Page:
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Article: Bringing in the reader: Addressee features in academic articles

TitleBringing in the reader: Addressee features in academic articles
Authors
Issue Date2001
PublisherSage Publications, Inc.. The Journal's web site is located at http://www.sagepub.com/journalsProdDesc.nav?prodId=Journal200767
Citation
Written Communication, 2001, v. 18 n. 4, p. 549-574 How to Cite?
AbstractMuch of the literature concerning participant relationships in academic writing has discussed features that project the stance, identity, or credibility of the writer, rather than examining how writers engage with readers. In contrast, this article focuses on strategies that presuppose the active role of addressees, examining six key ways that writers seek explicitly to establish the presence of their readers in the discourse. Based on an analysis of 240 published research articles from eight disciplines and insider informant interviews, the author examines the dialogic nature of persuasion in research writing through the ways writers (a) address readers directly using inclusive or second person pronouns and interjections and (b) position them with questions, directives, and references to shared knowledge. The analysis underlines the importance of audience engagement in academic argument and provides insights into how the discoursal preferences of disciplinary communities rhetorically construct readers. © 2001 Sage Publications.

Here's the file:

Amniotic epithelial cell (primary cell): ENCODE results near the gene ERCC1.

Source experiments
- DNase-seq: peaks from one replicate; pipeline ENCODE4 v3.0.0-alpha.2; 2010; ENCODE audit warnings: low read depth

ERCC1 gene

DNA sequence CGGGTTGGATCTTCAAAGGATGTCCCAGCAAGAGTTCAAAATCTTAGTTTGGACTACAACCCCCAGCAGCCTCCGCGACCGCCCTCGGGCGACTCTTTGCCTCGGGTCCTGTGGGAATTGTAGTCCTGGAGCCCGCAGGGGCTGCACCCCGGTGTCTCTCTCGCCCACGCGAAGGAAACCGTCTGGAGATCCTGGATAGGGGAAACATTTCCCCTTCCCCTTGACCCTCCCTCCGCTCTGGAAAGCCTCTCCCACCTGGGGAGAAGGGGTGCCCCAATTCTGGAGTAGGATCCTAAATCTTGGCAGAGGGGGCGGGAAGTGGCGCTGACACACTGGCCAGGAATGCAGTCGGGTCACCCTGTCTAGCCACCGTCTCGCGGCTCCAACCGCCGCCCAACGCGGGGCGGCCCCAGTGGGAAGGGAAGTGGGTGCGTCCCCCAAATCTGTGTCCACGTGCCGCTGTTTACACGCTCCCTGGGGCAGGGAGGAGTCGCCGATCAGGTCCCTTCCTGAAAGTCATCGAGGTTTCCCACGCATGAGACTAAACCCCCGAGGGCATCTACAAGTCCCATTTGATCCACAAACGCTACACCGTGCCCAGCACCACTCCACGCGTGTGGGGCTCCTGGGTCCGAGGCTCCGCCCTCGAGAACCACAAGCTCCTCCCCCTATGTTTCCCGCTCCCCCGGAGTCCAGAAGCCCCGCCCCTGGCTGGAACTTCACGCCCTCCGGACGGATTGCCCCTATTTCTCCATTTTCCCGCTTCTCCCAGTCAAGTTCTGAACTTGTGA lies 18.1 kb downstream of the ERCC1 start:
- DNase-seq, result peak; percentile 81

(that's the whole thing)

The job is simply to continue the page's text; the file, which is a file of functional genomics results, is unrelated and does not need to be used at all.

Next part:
Persistent Identifierhttp://hdl.handle.net/10722/130144
ISSN
2015 Impact Factor: 2.2
2015 SCImago Journal Rankings: 1.345
ISI Accession Number ID
References

 

DC FieldValueLanguage
dc.contributor.authorHyland, Ken_HK
dc.date.accessioned2010-12-23T08:47:31Z-
dc.date.available2010-12-23T08:47:31Z-
dc.date.issued2001en_HK
dc.identifier.citationWritten Communication, 2001, v. 18 n. 4, p. 549-574en_HK
dc.identifier.issn0741-0883en_HK
dc.identifier.urihttp://hdl.handle.net/10722/130144-
dc.description.abstractMuch of the literature concerning participant relationships in academic writing has discussed features that project the stance, identity, or credibility of the writer, rather than examining how writers engage with readers. In contrast, this article focuses on strategies that presuppose the active role of addressees, examining six key ways that writers seek explicitly to establish the presence of their readers in the discourse. Based on an analysis of 240 published research articles from eight disciplines and insider informant interviews, the author examines the dialogic nature of persuasion in research writing through the ways writers (a) address readers directly using inclusive or second person pronouns and interjections and (b) position them with questions, directives, and references to shared knowledge. The analysis underlines the importance of audience engagement in academic argument and provides insights into how the discoursal preferences of disciplinary communities rhetorically construct readers. © 2001 Sage Publications.en_HK
dc.languageengen_US
dc.publisherSage Publications, Inc.. The Journal's web site is located at http://www.sagepub.com/journalsProdDesc.nav?prodId=Journal200767en_HK
dc.relation.ispartofWritten Communicationen_HK
dc.titleBringing in the reader: Addressee features in academic articlesen_HK
dc.typeArticleen_HK
dc.identifier.emailHyland, K:khyland@hku.hken_HK
dc.identifier.authorityHyland, K=rp01133en_HK
dc.description.naturelink_to_subscribed_fulltexten_US
dc.identifier.doi10.1177/0741088301018004005en_HK
dc.identifier.scopuseid_2-s2.0-0344842205en_HK
dc.relation.referenceshttp://www.scopus.com/mlt/select.url?eid=2-s2.0-0344842205&selection=ref&src=s&origin=recordpageen_US
dc.identifier.volume18en_HK
dc.identifier.issue4en_HK
dc.identifier.spage549en_HK
dc.identifier.epage574en_HK
dc.identifier.eissn1552-8472-
dc.identifier.isiWOS:000176974400005-
dc.publisher.placeUnited Statesen_HK

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